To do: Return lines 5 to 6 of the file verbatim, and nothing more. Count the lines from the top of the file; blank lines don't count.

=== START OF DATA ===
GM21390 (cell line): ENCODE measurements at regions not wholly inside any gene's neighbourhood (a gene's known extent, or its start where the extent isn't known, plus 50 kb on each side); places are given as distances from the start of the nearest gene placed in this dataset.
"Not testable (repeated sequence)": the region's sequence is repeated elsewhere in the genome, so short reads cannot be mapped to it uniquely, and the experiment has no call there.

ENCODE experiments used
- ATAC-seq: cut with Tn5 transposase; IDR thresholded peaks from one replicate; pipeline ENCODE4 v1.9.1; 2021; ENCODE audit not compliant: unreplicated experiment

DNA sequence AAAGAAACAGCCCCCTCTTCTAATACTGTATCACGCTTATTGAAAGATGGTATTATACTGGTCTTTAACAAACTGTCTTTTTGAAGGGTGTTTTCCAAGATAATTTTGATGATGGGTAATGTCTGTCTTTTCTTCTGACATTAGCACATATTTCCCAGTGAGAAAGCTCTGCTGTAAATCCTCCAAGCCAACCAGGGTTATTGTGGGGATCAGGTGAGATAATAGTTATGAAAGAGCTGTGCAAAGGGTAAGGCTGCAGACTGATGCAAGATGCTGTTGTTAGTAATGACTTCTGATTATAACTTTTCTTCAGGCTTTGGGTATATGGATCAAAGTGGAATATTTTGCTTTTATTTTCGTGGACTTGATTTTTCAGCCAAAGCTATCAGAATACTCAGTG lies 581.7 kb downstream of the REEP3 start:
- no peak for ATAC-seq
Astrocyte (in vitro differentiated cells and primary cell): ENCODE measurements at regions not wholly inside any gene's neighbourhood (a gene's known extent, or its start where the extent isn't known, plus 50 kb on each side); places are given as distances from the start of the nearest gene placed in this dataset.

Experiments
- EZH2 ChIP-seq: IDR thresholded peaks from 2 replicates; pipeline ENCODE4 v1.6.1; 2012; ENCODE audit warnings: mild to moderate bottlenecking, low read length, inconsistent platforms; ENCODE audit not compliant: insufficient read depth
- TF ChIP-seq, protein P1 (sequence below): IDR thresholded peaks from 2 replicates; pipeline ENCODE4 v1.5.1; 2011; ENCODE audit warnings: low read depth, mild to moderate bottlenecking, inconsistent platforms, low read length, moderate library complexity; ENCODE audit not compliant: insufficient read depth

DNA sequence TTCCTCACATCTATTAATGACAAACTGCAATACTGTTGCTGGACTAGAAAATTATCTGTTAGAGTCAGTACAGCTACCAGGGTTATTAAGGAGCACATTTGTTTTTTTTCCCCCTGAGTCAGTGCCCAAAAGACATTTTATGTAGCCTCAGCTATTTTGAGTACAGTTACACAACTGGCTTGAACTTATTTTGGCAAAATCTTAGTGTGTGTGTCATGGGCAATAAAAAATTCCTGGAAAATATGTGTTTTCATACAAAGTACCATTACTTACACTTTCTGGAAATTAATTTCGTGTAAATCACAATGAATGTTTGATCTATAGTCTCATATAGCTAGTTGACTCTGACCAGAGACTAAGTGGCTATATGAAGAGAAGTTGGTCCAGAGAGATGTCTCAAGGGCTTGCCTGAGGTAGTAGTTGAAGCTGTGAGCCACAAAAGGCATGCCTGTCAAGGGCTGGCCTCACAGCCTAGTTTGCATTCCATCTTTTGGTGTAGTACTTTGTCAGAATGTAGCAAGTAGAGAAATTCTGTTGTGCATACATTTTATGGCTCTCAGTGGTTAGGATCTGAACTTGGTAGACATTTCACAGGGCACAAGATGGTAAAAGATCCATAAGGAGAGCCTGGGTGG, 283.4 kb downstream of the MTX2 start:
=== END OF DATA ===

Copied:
DNA sequence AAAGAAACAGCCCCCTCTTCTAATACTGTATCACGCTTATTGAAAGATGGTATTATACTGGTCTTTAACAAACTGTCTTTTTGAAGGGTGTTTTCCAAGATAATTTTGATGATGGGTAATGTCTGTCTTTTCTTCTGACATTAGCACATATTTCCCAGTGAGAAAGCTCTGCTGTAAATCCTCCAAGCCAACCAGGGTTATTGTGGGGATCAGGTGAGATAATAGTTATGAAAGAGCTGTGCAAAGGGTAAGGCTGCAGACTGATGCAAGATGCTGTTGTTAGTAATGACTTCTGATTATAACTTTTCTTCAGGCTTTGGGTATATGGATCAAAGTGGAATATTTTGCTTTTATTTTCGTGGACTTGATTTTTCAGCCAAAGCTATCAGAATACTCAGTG lies 581.7 kb downstream of the REEP3 start:
- no peak for ATAC-seq